Microinvasive glaucoma surgery (MIGS) with the trabecular micro-bypass stent (iStent, Glaukos) already has transformed the management of glaucoma and will likely have a bigger impact in the future considering the options in the investigational pipeline and the opportunities for their use, said Steven D. Vold, MD.
“The trabecular micro-bypass stent has been an exciting breakthrough product that soon after its introduction surpassed trabeculectomies and tubes in combined cataract-glaucoma surgery procedures,” said Dr. Vold, who is in private practice in Fayetteville, AR. “However, this first MIGS device is just the beginning.”
Dr. Vold added that other devices in the pipeline are providing promising results for patients across a range of glaucoma severity. He presented his observations during the Glaucoma Symposium CME at the 2016 Glaucoma 360 meeting.
“Through MIGS, we are improving our understanding of aqueous outflow, which is enabling the development of more effective technologies and techniques,” Dr. Vold pointed out. “We can look forward to using MIGS implants with drug delivery to hopefully achieve long-lasting results or with sensors for round-the-clock intraocular pressure (IOP) monitoring.”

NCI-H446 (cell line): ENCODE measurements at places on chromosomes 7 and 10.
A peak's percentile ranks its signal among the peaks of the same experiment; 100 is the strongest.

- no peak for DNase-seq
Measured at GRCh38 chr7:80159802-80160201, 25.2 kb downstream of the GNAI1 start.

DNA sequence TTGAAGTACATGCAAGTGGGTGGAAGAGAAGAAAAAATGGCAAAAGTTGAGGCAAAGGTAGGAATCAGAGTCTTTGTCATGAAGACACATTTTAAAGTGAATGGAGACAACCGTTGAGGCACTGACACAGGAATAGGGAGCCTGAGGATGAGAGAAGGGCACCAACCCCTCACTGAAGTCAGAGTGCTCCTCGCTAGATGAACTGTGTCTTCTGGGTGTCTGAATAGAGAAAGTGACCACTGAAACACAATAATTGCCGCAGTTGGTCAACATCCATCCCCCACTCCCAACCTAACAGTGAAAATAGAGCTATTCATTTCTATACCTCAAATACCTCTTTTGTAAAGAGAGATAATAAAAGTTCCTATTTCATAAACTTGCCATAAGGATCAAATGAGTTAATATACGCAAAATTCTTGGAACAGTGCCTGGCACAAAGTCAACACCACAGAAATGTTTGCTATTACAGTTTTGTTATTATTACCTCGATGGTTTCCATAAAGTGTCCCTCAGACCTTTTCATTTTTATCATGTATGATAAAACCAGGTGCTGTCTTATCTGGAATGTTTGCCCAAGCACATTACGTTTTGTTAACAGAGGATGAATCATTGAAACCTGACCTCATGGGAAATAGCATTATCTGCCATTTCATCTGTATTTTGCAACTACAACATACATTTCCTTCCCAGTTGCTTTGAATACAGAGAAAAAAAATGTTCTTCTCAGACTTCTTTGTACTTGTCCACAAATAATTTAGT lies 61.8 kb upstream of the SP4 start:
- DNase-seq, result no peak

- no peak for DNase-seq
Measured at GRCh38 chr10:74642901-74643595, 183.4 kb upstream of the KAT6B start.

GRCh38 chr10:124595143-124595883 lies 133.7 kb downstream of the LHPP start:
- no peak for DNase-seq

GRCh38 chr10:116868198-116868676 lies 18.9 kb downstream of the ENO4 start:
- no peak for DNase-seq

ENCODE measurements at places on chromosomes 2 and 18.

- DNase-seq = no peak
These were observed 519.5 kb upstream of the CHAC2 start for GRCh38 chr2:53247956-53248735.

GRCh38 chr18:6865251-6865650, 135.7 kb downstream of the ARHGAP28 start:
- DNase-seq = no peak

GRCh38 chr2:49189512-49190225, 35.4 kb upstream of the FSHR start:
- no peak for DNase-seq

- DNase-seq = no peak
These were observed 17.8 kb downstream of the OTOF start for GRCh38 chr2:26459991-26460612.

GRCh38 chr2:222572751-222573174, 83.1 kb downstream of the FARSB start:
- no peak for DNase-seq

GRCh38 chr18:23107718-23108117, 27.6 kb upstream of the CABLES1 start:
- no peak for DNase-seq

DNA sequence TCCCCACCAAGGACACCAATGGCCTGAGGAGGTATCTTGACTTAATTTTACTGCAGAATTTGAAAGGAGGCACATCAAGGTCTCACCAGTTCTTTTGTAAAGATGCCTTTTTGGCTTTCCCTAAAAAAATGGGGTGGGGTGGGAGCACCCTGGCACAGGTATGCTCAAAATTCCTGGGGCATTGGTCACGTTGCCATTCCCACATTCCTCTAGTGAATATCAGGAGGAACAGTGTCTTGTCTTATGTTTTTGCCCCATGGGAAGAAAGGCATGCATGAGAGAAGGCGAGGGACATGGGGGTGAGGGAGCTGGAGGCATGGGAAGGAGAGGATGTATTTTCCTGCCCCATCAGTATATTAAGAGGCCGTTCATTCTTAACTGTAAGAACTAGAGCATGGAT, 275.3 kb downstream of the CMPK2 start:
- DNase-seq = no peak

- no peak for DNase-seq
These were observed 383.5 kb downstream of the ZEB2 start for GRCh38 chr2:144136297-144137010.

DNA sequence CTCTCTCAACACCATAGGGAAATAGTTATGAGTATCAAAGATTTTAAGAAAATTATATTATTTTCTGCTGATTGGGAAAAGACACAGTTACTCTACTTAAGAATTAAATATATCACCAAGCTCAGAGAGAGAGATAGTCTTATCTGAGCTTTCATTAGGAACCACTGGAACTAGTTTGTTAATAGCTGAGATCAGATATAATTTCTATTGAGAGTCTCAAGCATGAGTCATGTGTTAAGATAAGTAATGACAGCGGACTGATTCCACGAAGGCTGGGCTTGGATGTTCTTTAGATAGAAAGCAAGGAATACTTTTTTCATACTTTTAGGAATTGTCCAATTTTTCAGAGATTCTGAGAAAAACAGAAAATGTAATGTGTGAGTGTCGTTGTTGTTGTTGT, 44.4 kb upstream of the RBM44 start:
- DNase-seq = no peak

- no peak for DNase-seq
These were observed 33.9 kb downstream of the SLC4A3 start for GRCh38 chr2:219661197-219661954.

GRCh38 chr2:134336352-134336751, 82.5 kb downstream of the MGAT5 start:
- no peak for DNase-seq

MIGS devices that have completed or are being evaluated in U.S. clinical trials include next-generation trabecular micro-bypass stents (Hydrus, Ivantis; iStent Inject, Glaukos), uveoscleral microstents (CyPass Micro-Stent, Transcend Medical; iStent Supra, Glaukos), and subconjunctival implants (Xen45, Allergan/AqueSys; MicroShunt, InnFocus). Dr. Vold focused on the CyPass Micro-Stent and Xen45 implants, which seem to be the closest to commercial availability in the United States.